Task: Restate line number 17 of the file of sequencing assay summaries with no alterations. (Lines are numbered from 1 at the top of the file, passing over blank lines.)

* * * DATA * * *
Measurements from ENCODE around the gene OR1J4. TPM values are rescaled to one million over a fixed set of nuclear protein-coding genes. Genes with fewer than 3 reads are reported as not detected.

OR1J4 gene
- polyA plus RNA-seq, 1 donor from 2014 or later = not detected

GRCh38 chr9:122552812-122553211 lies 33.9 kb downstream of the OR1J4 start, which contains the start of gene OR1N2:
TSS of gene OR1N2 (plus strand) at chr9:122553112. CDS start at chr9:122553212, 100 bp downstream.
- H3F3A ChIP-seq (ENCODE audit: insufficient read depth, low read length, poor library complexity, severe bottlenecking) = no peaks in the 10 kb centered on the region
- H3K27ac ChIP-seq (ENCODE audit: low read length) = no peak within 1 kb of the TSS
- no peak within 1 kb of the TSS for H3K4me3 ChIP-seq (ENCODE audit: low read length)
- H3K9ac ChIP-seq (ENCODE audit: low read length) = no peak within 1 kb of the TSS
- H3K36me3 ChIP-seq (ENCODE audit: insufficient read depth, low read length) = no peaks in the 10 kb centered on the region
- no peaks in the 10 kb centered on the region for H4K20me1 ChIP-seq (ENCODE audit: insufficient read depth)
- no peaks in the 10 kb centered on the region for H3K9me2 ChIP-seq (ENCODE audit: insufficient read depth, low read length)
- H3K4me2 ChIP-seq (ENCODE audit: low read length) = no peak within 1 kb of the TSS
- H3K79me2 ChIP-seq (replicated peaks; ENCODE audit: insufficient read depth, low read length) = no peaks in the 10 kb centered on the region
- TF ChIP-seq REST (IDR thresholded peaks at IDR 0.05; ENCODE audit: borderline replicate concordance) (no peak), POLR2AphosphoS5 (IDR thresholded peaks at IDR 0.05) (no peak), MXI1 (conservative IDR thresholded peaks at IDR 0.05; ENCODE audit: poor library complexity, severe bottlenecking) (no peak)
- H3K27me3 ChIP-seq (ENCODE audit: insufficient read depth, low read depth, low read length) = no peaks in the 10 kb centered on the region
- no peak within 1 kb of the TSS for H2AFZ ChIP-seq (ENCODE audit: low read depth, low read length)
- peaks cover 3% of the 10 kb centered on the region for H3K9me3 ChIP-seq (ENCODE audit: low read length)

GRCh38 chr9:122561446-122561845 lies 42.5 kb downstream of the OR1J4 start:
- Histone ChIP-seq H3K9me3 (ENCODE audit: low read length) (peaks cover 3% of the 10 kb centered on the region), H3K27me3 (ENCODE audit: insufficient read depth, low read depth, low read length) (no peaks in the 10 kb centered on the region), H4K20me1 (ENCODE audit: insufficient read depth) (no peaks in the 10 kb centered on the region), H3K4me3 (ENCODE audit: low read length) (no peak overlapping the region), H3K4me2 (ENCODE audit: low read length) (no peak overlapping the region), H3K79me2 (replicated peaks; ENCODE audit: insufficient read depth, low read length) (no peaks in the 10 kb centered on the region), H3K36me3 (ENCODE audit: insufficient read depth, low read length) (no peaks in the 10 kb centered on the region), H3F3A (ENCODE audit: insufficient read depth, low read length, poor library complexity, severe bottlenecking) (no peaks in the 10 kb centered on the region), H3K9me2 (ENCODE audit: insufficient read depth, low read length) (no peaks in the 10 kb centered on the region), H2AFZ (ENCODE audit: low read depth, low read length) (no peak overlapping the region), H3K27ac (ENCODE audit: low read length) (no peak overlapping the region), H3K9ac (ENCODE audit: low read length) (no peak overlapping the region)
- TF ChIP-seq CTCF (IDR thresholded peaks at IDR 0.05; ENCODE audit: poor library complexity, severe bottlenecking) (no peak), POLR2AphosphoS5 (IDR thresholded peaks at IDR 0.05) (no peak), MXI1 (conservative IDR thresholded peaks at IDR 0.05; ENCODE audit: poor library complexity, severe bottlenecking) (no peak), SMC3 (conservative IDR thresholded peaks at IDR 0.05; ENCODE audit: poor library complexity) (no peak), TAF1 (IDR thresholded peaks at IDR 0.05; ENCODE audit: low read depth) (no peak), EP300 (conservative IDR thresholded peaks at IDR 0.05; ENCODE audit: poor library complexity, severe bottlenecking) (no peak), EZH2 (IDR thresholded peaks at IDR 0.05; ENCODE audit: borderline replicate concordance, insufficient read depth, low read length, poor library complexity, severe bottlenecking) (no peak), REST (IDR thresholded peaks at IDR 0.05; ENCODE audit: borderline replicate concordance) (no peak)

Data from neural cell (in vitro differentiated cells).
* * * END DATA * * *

- no peak within 1 kb of the TSS for H2AFZ ChIP-seq (ENCODE audit: low read depth, low read length)